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HealthInfo West Coast-Te Tai Poutini

Recovery after a ruptured Achilles tendon

Recovering from a ruptured Achilles tendon is a slow process that can take several months. Progress may seem slow, but it's important not to try to rush the process as you may cause more damage.

This table outlines how long you will take to recover, and what you will be able to do at each stage. Your physiotherapist will tell you what exercises to do, when, and for how long. Ask them about anything you're not clear about.

Guide to recovery after a ruptured Achilles tendon

Weeks 0 to 2

  • Your leg will be in a plaster cast or backslab (a half-cast around the back of your leg and ankle).
  • You will not be able to put any weight on your leg or foot, and will have crutches to help you get around.

Weeks 2 to 4

  • You will change to using a moonboot that holds your foot in a downward position. Wear it all the time, except when exercising or bathing.
  • While using the crutches, you will gradually work up to putting some weight (no more than half of normal) on your leg and foot.
  • You will start physiotherapy. Your physiotherapist will give you exercises for your ankle, as well as hip and knee exercises to maintain the strength in your leg. Pain is your guide – if it hurts, stop and contact your physiotherapist for advice.
  • Do all these exercises up to five times a day.

Weeks 4 to 6

  • The angle of your foot within the moonboot will change. Wear the moonboot at all times, except for when you are exercising or bathing.
  • While still using the crutches, gradually start putting more weight through your leg and foot, until you are using it as normal by the end of week 6.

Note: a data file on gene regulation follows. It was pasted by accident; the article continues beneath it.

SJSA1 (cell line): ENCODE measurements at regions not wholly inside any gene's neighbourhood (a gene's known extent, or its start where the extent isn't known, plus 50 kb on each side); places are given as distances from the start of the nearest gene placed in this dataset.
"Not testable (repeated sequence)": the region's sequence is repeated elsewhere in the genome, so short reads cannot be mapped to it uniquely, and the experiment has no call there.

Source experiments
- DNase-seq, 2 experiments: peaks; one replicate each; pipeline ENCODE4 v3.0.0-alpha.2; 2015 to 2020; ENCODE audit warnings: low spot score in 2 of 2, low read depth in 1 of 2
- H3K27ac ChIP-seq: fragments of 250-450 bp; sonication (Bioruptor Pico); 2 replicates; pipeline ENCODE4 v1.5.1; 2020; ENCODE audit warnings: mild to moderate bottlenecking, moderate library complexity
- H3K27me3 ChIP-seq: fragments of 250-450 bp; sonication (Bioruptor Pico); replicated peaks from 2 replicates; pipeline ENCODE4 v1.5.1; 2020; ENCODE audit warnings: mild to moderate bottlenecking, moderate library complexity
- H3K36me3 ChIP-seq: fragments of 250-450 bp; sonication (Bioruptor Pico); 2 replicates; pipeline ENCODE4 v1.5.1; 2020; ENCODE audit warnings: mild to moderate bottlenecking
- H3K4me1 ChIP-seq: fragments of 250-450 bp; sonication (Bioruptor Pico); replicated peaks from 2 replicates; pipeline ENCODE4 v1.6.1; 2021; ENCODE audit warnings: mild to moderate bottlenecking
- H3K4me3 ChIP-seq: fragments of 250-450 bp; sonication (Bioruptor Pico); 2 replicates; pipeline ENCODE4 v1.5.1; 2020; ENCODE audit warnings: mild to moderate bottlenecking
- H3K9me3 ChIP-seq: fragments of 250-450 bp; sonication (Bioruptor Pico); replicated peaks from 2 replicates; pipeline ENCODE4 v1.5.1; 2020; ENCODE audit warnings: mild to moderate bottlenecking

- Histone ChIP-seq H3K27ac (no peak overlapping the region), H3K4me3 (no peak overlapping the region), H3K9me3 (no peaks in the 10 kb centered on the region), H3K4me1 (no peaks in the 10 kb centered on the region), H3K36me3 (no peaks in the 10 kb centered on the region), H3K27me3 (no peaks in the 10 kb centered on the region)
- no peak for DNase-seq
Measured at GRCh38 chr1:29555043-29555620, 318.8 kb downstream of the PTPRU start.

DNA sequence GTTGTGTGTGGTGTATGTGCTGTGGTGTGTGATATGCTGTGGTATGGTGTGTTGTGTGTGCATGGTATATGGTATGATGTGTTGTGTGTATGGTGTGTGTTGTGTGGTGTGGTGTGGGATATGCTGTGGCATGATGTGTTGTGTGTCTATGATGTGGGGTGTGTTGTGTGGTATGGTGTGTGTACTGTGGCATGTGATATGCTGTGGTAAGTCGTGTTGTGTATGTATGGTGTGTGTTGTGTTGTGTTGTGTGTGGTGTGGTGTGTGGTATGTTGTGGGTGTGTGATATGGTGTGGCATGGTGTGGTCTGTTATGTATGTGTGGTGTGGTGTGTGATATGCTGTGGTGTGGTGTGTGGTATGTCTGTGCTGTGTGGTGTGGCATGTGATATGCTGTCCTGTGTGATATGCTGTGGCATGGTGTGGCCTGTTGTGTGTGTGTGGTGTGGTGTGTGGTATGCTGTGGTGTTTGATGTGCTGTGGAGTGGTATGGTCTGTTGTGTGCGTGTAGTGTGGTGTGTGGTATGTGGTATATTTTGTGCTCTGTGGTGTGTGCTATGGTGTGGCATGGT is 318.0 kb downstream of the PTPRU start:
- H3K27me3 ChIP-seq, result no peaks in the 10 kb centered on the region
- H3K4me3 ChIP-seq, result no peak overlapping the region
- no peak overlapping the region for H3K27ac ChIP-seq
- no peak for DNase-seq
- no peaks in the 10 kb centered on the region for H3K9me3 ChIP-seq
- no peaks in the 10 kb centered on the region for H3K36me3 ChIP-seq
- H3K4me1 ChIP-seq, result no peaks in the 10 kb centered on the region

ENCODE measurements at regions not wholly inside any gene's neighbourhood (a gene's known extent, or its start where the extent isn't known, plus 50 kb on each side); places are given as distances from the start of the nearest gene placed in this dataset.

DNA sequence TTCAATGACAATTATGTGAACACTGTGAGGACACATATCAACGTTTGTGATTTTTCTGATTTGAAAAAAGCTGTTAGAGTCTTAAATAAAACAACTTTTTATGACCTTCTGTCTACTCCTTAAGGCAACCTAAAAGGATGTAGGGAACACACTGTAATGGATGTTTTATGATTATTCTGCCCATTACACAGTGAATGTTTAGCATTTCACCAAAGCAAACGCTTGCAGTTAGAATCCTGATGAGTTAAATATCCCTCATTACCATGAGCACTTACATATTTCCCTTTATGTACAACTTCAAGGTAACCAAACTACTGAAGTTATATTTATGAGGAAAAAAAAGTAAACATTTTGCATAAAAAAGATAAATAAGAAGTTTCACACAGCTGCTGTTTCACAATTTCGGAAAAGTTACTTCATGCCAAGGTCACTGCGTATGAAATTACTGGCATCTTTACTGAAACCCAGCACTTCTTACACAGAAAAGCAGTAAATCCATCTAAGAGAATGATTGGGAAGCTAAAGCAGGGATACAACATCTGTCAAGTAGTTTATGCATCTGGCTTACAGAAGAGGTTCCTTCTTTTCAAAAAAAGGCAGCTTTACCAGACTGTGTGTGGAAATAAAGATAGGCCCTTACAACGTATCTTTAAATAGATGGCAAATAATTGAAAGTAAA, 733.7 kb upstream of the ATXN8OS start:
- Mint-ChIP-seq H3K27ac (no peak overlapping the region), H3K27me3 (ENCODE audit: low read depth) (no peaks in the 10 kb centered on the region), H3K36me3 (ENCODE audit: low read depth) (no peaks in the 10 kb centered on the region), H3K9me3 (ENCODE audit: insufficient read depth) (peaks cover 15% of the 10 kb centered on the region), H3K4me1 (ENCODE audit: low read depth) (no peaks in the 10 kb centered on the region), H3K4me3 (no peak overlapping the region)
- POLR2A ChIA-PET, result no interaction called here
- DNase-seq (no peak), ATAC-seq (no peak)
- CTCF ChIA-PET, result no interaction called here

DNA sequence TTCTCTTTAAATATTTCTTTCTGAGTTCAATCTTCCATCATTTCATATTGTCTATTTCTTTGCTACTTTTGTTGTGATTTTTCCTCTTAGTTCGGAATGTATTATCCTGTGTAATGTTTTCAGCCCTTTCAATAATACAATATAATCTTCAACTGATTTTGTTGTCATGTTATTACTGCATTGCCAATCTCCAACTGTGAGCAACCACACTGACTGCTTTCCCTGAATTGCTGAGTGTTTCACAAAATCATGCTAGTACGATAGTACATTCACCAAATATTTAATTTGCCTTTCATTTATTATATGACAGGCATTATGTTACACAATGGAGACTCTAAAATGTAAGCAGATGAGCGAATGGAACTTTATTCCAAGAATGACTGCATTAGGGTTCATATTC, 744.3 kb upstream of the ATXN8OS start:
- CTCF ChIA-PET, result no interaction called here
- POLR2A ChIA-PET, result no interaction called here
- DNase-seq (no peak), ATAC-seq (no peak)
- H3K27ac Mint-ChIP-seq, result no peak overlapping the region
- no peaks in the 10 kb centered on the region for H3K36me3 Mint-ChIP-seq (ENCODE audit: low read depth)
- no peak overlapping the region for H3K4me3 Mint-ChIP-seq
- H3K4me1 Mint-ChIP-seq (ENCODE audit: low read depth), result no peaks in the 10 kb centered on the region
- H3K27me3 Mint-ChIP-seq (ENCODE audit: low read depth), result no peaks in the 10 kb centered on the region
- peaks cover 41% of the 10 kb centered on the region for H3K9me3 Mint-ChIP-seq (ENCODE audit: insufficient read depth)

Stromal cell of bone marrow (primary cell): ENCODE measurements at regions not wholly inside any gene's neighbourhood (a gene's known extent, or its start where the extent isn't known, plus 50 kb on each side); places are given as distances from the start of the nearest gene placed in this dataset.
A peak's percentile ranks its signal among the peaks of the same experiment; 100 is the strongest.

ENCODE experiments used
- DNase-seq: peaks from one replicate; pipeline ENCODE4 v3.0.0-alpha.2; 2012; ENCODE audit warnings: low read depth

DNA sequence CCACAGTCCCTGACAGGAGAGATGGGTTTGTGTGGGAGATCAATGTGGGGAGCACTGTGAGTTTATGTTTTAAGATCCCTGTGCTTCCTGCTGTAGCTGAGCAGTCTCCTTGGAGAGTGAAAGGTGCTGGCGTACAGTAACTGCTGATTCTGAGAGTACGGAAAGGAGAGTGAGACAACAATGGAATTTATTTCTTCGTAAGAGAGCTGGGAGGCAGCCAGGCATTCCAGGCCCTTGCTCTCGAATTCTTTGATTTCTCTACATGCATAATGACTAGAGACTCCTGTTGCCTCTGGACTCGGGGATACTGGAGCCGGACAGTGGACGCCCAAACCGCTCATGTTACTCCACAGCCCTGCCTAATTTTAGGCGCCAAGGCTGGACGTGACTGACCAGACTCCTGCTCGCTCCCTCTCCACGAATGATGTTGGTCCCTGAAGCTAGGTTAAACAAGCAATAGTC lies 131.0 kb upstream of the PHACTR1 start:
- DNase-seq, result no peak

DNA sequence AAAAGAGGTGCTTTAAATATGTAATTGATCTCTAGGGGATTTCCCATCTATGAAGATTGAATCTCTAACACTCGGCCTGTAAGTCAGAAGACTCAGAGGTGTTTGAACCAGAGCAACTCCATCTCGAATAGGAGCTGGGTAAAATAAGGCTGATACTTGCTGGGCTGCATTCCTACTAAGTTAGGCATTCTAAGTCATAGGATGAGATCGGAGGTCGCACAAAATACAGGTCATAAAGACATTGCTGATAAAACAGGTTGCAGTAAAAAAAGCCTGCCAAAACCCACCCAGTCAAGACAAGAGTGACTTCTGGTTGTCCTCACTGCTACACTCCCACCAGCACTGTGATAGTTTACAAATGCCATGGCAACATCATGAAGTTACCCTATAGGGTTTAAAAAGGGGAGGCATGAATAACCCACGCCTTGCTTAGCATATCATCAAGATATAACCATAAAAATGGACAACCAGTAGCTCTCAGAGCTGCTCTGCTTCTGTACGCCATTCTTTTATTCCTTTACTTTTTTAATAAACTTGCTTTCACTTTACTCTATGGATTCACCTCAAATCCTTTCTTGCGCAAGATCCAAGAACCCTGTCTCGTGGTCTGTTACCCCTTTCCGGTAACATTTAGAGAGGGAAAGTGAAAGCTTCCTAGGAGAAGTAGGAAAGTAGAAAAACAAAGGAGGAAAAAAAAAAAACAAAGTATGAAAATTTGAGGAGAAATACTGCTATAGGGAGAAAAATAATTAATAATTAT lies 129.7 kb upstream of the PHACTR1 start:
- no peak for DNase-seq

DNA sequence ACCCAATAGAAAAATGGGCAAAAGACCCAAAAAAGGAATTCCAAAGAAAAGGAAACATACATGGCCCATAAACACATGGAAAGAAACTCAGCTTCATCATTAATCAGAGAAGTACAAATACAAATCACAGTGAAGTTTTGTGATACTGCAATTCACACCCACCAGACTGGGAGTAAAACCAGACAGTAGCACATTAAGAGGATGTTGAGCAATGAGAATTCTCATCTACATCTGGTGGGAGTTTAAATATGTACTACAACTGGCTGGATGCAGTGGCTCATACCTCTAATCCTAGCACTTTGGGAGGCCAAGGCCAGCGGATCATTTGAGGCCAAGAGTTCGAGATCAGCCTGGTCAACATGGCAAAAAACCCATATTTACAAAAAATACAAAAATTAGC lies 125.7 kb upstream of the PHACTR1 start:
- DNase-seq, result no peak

• Continue with the exercises your physiotherapist gives you.

Week 6 to 8

  • Your foot will now be in a neutral position in the moonboot.
  • With your moonboot on, you can put as much weight through your leg and foot as you can bear without discomfort.
  • Take the moonboot off regularly and do the non-weight-bearing exercises your physiotherapist has given you for your ankle.
  • You can take your moonboot off at night, but make sure you put it back on before doing any walking.

Week 8+

  • You can start wearing the moonboot less and wearing your own footwear more, as long as it is supportive. Running shoes are fine, jandals and gumboots are not!
  • Use a Tubigrip bandage to control any swelling.
  • Use crutches as you need to, but try to wean off them within the next two weeks, as long as you are walking normally with no limp.
  • Your physiotherapist will give you exercises to help with walking and standing.
  • Your tendon is still very vulnerable, so continue to take care when exercising and with everyday activities. If something hurts, stop.

Week 10+

  • Your exercises will now aim to build strength and balance, and increase your range of movement.

Week 16+

  • You can now begin gentle sport-specific retraining, but it may take six months before you can get back to full sporting activity.

Information provided by the Canterbury DHB. Adapted by the West Coast DHB. Page created October 2017.

Page reference: 434609

Review key: HIAAF-225274